Lu-Hai Liang

thoughts from a freelance foreign correspondent

Archive for June 2015

Six Dream Gifts For A Freelance Journalist

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These are six things a freelance journalist rarely can afford, and so she or he would love to receive them as gifts. This summer why not treat your friendly freelancer to one of these items, any of which would make him or her very happy.

The Sony A7 II (left) is a full-frame camera like the Nikon D800 which it is pictured next to. A big selling point is its small size compared to DSLRs.

Sony a7R II, £2,063 (body only)

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Let’s talk about these “digital nomads”

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Recently, I’ve seen a few articles describing a new trend. They’re about so-called digital nomads. They are people who travel the world, jetting from one place to another, doing work that requires simply a good WiFi connection. They might be web designers, graphics artists, app developers, or freelance writers.

What they do is location independent, not needing to punch into an office. Some do like shared office spaces, in Bali for instance. Many are freelancers. And all they need is a computer and the Internet to communicate and to transfer the work. They don’t make huge amounts of money because it’s freedom they prioritize. Southeast Asia is a hub for these nomads because this region is cheap, well-connected when you want to move on, from Vietnam to Thailand say, but still possessing coffee and WiFi.

I’ve never tried this kind of lifestyle. I work from Beijing, from where I contribute China-related journalism to various publications around the world. Sometimes they are articles that aren’t contingent on the fact I’m based in China. This is an example — I could have written that from anywhere in the world. Journalism isn’t a hugely well paid gig, especially when you’re freelance. I’ve mentioned numerous times how living in China helps as things are cheaper here, but, the truth is, Beijing, and the many enjoyments it offers, makes it only slightly better in that regard.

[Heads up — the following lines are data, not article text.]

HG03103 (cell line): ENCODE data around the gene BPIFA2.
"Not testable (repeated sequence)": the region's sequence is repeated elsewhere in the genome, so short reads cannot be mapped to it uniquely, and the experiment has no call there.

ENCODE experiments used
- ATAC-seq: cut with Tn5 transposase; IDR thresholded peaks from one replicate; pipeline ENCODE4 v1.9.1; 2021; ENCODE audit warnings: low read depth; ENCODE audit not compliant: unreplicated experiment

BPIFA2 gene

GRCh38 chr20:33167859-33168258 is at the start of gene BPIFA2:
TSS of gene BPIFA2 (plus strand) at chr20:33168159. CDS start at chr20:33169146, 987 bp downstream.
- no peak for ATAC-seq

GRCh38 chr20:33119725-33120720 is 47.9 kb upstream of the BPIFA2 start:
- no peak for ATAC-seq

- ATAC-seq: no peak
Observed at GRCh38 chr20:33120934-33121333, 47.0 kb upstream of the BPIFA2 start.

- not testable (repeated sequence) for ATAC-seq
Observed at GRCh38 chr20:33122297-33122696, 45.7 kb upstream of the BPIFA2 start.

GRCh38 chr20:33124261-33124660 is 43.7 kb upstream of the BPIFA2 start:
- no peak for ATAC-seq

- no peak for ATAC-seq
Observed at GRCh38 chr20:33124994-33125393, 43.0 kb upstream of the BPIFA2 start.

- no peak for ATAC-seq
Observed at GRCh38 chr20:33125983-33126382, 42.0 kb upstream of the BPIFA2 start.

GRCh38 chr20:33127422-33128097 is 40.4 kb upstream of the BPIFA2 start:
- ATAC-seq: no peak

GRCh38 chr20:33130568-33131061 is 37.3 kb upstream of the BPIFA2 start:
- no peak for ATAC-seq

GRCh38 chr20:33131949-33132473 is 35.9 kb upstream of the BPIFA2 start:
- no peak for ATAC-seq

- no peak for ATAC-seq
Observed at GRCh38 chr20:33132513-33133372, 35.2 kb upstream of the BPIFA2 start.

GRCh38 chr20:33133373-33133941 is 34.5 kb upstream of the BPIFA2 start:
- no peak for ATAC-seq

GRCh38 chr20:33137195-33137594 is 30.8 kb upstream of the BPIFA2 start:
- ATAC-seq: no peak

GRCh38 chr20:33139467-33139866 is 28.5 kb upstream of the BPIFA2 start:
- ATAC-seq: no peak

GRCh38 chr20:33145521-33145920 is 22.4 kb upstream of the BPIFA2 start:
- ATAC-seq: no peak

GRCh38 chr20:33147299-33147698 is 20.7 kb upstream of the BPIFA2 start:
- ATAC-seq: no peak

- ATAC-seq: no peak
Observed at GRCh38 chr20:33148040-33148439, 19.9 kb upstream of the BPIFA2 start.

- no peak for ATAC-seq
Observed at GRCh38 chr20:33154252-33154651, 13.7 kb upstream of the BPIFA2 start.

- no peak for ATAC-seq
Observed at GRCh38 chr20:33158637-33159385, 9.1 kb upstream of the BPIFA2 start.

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Trying to cobble together a sustainable freelance writing career

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I have been somewhat busier recently. After I came back from Nepal, I was fortunate enough to be commissioned for several stories. This helped with my sanity, sense of self-worth, and, yes, my precarious finances.

I was commissioned by a couple of local magazines, both of which are English language, but companies that call Beijing home. One of those commissions was about Nepal which I was gladdened by as I was not actually expecting too much from that sojourn (it was paid for by a mysteriously well-funded monk). Otherwise that trip was an experiment in micro-reporting and micro-publishing.

There have been a few other commissions also, as well as a project to teach journalism for a corporate client, to their employees, which should be interesting. I have always liked the idea of being more involved with pedagogy and the idea of improving as an educator and teacher greatly appeals — I will have the opportunity to design the classes and deliver them.

As a freelancer, it’s only really now that it became searingly clear to me that in order to succeed, this is what it will have to come down to. Scrabbling, searching, hustling. Cobbling together a variety of income sources and maximizing the skills that I have, marketing and utilizing the full extent of what I have to offer.

But enough talk about business, enough talk about finances and money. It only corrupts free-thinking and well-being. But I do have an inkling that if one figures out how to make freelance work for themselves, then surely freedom awaits. Along with misery and joy. (One cannot have one without the other, after all).

Summer is in its full-blown heat now although the sense of summer of course is still in its infancy. There have been times recently where I have felt the tremendous weight of loneliness and isolation. Freelancing can be like this. And jadedness can result. But I had a great week last week which helpfully expunged that.